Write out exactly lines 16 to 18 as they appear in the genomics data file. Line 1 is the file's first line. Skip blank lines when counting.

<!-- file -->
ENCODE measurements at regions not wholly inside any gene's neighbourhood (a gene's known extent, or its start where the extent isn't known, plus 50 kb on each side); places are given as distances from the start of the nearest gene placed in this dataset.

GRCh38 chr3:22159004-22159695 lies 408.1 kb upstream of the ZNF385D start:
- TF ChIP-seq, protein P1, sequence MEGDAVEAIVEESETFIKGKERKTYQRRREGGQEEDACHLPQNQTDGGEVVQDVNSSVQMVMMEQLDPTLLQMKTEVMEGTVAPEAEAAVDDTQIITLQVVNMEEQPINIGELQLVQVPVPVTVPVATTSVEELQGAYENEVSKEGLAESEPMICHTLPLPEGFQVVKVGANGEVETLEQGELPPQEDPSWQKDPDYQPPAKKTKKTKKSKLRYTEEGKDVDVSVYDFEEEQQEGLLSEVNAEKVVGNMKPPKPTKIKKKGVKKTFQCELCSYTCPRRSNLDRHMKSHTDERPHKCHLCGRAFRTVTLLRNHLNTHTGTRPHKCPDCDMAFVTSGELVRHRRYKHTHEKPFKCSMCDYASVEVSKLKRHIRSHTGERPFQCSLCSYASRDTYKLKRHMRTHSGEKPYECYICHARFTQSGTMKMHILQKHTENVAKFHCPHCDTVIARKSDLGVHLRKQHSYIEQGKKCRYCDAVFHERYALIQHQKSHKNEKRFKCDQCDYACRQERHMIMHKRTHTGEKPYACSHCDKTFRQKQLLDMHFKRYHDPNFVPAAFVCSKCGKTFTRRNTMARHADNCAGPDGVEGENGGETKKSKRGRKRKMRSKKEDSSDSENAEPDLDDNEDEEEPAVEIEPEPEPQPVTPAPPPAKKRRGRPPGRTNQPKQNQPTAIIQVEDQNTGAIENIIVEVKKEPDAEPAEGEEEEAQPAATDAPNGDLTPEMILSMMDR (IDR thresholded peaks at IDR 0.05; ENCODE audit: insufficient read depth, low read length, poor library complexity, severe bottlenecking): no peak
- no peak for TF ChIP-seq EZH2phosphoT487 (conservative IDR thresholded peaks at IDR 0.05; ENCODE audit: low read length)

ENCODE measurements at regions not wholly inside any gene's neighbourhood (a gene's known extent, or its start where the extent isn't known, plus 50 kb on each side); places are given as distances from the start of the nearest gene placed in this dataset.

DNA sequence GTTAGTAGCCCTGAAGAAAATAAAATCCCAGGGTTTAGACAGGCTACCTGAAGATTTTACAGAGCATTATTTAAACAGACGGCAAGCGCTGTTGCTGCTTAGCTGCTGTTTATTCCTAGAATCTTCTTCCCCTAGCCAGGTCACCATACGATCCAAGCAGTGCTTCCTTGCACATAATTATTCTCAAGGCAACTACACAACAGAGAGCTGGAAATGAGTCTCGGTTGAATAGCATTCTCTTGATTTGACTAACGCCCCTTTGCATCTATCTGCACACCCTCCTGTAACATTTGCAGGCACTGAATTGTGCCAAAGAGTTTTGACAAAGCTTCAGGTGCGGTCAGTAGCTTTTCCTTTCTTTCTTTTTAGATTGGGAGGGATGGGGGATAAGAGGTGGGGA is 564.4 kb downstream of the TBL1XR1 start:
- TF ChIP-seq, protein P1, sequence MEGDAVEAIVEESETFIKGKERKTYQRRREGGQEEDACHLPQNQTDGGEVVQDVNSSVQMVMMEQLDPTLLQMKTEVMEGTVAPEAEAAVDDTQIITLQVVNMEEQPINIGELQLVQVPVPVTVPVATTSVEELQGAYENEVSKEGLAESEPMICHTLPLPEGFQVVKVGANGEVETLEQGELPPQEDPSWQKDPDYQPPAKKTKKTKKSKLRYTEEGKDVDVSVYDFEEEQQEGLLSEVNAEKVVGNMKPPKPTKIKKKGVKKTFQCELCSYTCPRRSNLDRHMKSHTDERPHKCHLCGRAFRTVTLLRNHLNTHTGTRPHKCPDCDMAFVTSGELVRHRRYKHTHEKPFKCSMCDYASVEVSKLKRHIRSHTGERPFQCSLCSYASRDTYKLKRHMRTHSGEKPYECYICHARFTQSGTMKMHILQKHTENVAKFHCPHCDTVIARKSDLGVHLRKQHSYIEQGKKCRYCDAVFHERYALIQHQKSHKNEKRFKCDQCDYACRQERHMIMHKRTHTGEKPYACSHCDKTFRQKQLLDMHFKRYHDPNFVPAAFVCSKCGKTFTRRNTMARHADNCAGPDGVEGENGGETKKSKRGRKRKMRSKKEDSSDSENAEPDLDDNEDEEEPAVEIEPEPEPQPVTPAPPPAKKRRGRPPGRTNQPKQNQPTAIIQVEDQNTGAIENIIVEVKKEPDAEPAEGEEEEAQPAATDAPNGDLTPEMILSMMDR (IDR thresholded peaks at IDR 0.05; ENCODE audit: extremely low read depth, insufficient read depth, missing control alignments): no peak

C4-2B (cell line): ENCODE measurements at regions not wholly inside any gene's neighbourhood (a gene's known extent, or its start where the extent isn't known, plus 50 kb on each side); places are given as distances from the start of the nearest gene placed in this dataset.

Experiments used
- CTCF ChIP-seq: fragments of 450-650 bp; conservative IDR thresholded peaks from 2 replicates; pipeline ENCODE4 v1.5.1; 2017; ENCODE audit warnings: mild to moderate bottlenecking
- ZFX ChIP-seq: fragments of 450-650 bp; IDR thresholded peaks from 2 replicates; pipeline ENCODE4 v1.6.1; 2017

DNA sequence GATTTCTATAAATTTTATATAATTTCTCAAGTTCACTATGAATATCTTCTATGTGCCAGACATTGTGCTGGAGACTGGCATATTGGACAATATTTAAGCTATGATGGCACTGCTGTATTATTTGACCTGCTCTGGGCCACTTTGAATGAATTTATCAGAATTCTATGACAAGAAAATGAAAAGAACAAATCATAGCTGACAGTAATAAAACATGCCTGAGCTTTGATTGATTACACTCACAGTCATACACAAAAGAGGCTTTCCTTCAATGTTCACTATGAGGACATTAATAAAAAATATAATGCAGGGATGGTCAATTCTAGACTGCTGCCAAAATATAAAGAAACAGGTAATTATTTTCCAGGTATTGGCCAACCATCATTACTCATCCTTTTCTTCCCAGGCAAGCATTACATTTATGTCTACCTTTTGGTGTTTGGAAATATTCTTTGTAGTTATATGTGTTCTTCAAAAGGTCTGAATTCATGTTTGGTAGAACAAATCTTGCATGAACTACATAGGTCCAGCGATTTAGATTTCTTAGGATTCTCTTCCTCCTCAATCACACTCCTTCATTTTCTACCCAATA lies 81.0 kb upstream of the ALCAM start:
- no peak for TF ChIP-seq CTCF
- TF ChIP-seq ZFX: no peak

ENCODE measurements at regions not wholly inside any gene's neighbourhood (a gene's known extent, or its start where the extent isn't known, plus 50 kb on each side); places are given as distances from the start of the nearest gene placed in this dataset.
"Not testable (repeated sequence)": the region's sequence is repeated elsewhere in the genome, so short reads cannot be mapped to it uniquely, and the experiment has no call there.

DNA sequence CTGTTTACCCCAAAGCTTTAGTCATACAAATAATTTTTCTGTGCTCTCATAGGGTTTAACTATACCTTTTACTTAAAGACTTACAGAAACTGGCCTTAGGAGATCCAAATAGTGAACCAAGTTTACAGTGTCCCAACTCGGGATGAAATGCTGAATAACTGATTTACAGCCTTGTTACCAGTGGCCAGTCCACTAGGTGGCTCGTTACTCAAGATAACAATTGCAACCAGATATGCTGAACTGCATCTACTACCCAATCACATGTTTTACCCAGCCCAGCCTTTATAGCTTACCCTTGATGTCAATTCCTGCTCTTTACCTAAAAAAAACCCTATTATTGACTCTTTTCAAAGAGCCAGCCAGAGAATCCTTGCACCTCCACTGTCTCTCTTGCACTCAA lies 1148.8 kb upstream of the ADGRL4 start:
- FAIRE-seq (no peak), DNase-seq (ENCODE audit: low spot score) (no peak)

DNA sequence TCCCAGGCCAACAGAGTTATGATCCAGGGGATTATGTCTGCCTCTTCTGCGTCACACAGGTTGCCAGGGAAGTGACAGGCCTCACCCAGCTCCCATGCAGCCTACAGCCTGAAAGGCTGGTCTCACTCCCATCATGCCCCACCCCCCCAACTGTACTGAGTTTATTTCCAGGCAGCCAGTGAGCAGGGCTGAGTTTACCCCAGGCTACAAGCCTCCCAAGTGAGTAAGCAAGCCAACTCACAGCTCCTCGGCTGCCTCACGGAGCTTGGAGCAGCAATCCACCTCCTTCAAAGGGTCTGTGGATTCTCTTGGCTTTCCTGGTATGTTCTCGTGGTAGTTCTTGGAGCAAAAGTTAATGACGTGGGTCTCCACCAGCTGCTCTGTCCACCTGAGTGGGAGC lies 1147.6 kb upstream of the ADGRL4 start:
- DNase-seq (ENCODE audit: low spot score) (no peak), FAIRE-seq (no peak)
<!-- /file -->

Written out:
"Not testable (repeated sequence)": the region's sequence is repeated elsewhere in the genome, so short reads cannot be mapped to it uniquely, and the experiment has no call there.

DNA sequence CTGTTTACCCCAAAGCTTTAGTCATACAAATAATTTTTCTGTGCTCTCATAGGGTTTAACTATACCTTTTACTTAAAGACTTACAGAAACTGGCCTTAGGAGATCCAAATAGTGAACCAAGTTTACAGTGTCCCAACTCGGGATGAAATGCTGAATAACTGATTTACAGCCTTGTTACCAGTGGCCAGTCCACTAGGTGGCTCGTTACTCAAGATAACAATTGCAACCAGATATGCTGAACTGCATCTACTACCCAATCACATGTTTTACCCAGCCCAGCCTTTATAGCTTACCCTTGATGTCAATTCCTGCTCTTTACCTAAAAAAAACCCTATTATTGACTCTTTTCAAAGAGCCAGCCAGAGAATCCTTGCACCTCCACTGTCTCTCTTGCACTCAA lies 1148.8 kb upstream of the ADGRL4 start:
- FAIRE-seq (no peak), DNase-seq (ENCODE audit: low spot score) (no peak)